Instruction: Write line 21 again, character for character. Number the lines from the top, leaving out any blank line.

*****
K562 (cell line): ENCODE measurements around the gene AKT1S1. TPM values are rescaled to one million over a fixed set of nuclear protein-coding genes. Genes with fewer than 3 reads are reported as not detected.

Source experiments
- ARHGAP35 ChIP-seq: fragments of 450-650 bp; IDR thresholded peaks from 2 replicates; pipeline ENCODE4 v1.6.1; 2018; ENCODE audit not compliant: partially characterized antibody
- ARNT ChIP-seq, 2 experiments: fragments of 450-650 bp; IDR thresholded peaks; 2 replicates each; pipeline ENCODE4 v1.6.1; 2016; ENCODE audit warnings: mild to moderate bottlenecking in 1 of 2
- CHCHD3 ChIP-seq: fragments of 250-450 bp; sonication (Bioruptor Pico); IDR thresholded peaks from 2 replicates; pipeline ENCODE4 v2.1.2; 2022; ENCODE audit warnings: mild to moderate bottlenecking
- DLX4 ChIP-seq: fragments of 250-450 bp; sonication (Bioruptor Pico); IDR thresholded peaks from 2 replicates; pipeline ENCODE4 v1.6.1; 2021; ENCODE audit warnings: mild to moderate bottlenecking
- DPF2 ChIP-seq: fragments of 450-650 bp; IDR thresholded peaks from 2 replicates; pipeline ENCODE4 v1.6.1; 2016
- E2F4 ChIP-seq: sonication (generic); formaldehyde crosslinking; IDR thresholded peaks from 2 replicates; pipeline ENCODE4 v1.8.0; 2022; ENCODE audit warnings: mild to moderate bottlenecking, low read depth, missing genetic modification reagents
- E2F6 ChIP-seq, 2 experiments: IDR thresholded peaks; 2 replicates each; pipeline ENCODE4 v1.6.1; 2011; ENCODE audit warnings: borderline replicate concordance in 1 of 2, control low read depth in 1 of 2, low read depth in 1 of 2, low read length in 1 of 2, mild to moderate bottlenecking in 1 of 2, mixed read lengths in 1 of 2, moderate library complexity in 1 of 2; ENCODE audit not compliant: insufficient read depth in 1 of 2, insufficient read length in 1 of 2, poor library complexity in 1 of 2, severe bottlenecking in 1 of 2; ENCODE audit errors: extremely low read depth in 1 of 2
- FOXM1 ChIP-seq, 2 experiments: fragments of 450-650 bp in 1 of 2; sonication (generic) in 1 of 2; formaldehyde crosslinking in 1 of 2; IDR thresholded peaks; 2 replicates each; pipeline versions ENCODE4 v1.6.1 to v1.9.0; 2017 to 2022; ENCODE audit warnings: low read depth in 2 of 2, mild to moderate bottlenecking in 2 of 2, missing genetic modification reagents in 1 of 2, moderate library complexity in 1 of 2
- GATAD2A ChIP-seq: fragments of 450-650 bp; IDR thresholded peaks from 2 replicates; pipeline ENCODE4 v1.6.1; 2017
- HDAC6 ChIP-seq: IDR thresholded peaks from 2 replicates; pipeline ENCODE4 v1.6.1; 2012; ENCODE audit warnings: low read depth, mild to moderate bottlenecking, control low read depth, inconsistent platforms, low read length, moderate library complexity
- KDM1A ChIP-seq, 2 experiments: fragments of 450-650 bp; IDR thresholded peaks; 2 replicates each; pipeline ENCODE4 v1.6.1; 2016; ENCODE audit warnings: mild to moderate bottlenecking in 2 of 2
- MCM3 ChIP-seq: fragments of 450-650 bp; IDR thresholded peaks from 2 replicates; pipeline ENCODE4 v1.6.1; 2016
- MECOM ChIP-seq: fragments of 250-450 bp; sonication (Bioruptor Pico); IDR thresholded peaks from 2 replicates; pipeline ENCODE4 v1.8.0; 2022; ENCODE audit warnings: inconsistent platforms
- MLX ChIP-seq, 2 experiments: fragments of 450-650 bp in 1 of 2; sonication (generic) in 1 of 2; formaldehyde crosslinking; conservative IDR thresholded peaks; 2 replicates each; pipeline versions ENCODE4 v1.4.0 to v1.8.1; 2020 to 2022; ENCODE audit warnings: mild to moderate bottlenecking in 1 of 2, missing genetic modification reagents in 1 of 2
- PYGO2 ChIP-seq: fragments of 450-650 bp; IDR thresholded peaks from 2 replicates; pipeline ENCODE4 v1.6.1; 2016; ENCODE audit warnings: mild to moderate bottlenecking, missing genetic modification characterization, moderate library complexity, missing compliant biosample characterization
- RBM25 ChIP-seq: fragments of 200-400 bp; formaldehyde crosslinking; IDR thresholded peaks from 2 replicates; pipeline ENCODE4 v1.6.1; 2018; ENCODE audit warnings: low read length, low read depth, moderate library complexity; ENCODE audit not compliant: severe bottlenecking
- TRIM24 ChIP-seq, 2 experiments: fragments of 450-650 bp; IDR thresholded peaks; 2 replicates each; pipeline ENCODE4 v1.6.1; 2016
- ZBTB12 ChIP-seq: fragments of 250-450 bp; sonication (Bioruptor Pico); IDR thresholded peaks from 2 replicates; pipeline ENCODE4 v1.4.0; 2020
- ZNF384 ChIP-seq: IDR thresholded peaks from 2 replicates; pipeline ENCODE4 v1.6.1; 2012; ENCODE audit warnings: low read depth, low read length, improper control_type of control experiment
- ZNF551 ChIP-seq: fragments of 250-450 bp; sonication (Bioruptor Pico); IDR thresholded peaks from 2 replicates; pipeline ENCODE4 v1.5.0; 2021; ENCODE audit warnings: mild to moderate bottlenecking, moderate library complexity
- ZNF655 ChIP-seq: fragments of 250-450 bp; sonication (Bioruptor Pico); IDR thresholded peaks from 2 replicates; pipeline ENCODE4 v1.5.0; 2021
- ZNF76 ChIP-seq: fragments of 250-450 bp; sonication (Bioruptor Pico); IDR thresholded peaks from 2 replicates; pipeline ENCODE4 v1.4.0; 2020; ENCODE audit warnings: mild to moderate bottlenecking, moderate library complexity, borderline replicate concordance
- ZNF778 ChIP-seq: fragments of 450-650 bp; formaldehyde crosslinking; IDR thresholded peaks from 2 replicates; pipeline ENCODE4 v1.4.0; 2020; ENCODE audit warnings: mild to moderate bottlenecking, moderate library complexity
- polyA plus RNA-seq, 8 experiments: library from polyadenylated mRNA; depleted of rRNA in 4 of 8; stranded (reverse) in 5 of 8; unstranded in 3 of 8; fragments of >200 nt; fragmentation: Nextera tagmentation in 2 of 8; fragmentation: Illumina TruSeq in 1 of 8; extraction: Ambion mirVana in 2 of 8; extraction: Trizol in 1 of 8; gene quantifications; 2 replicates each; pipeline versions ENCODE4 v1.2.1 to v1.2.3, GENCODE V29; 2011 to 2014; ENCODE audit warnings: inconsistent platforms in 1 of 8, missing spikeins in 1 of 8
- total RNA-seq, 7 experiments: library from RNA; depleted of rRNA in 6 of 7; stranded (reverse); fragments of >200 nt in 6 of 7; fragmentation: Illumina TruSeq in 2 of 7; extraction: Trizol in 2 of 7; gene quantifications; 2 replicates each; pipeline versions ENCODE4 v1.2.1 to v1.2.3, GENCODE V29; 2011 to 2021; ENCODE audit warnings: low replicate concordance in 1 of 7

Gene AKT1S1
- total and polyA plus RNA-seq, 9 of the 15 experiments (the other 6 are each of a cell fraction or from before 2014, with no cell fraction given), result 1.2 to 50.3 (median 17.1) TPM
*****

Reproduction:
- ZNF384 ChIP-seq: IDR thresholded peaks from 2 replicates; pipeline ENCODE4 v1.6.1; 2012; ENCODE audit warnings: low read depth, low read length, improper control_type of control experiment